When the cloud first entered the general public’s consciousness, everyone in the industry was offering up their predictions. Some were on the wild side, while others were more grounded in reality. Of course, everyone expected a pretty rapid adoption, and no one was wrong about that; the global cloud computing market reached an astounding $260 billion in 2017 (so if anything, most predictions underestimated cloud market growth). Here are three more predictions that were floated around in the earlier days of cloud—and three that could become reality in 2018 and beyond.
1. The Cloud Will Kill the IT Department
As one of the biggest industry disruptors in years, the cloud had this question lingering on the minds of many back in the late aughts and early twenty-tens. The consensus seemed to be that yes, the cloud would be a job-taker. And while it’s likely that cloud adoption has eliminated some jobs, it’s also created new ones.
Perhaps one of the more reasoned responses to these fears in those earlier days of cloud adoption came from ComputerWeekly’s Karl Flinders in early 2014. “Clouding won’t be the death knell for modern IT professionals,” he wrote. “It won’t necessarily eliminate jobs but rather, it’s likely to combine multiple roles together while opening up new job opportunities for others.”
Today, that’s what we’re seeing; while the cloud has changed the structure of the IT department and the tasks they perform, it hasn’t killed the IT department altogether. There’s now less focus on the physical nuts-and-bolts of IT and more emphasis on managing the applications. “It’s a shift from blue-collar IT to white-collar IT,” says Ted Schadler of Forrester Research.
2. Big Box Retailers Will Begin Selling Cloud Services
In 2011, Best Buy doubled-down on it’s Geek Squad IT services and threw its hat into the cloud computing ring, announcing acquisition of mindSHIFT technologies, a $167 million deal. This prompted speculation that Big Box Retailers were the future of cloud computing; or at the very least, serious contenders. But in 2014, Best Buy sold mindSHIFT to tech company Ricoh, and this prediction has pretty much fizzled out.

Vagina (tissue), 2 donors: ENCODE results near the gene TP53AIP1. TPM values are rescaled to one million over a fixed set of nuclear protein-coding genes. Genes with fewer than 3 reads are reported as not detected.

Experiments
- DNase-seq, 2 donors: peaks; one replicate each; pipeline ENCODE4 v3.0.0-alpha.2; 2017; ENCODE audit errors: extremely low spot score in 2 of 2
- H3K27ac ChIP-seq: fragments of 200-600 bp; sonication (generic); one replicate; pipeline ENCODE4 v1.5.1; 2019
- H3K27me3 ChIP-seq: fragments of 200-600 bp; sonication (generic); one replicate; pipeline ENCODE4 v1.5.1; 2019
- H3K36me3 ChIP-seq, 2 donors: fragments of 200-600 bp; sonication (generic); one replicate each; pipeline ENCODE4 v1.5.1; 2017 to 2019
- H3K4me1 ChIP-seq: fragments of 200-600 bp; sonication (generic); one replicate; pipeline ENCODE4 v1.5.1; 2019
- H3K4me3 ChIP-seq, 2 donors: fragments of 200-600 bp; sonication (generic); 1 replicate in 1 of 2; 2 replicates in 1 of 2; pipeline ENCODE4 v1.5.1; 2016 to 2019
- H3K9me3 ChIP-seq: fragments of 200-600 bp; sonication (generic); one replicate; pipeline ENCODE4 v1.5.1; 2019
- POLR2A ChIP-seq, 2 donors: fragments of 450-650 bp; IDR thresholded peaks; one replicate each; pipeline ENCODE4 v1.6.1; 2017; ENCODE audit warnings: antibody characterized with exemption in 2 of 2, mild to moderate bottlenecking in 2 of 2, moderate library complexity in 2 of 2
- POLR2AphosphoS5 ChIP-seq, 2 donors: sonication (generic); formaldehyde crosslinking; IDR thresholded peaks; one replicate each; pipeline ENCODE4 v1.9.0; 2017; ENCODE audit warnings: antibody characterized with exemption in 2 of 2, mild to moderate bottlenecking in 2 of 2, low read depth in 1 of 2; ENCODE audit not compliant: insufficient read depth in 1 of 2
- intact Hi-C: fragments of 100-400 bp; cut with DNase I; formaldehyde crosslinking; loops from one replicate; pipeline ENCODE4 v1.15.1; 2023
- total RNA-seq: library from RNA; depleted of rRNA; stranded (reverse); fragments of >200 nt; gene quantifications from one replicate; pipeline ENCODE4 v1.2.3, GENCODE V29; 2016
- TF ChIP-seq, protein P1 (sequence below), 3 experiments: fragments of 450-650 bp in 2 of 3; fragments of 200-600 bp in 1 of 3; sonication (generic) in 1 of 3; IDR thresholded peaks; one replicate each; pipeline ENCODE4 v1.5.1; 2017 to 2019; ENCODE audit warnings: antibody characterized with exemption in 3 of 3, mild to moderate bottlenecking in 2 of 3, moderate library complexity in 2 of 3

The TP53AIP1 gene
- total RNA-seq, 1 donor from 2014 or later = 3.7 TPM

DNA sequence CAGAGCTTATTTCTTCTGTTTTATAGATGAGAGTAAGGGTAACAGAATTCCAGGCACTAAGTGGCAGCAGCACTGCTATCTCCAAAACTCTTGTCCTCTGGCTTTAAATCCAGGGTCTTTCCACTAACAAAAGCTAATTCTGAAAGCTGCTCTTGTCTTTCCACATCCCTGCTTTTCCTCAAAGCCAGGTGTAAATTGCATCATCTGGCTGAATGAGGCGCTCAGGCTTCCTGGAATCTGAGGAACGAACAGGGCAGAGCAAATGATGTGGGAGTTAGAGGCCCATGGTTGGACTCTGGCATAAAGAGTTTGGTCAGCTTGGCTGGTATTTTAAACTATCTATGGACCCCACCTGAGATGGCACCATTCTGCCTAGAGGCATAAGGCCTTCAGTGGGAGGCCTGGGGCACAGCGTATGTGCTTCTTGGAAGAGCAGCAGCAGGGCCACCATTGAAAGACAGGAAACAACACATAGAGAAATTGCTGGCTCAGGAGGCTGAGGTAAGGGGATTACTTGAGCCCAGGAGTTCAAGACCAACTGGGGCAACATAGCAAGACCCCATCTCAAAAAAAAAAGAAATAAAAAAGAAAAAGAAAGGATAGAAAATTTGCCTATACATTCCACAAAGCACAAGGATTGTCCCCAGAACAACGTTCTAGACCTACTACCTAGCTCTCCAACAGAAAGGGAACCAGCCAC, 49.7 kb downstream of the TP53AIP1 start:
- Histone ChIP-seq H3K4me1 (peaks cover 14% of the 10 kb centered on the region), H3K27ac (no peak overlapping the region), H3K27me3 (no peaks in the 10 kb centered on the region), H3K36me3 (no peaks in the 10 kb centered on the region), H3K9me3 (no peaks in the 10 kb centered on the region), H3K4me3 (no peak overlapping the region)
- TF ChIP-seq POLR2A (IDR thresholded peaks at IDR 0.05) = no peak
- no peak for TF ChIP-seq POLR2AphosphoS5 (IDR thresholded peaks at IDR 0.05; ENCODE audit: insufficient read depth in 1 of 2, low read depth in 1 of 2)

Today, large technology companies continue to dominate the public cloud market, with Microsoft leading the way at $18.6 billion and Amazon and IBM taking the silver and bronze with $17.5 and $17 billion, respectively. In addition, a variety of other more specialized providers offering as-a-service models, private clouds, virtual private clouds, and hybrid clouds.
3. PCs Will Become Obsolete
Well, maybe not obsolete, but the rapid adoption of cloud computing, smartphones, and tablets certainly had people thinking they were going to be on their way out. And while the purchase of PCs has cooled off a bit (from a high in Q311 of 95 million unit to just over 72 million unit in Q317), the numbers are certainly nothing to sneeze at—and certainly much higher than experts would’ve guessed just seven years ago. And how about those tablets? My how the mighty have fallen. Once touted as the latest and greatest, more affordable PCs and larger-screened smartphones are giving them a run for their money, and tablets are on a downward spiral, dropping nearly 3.5 percent year over year.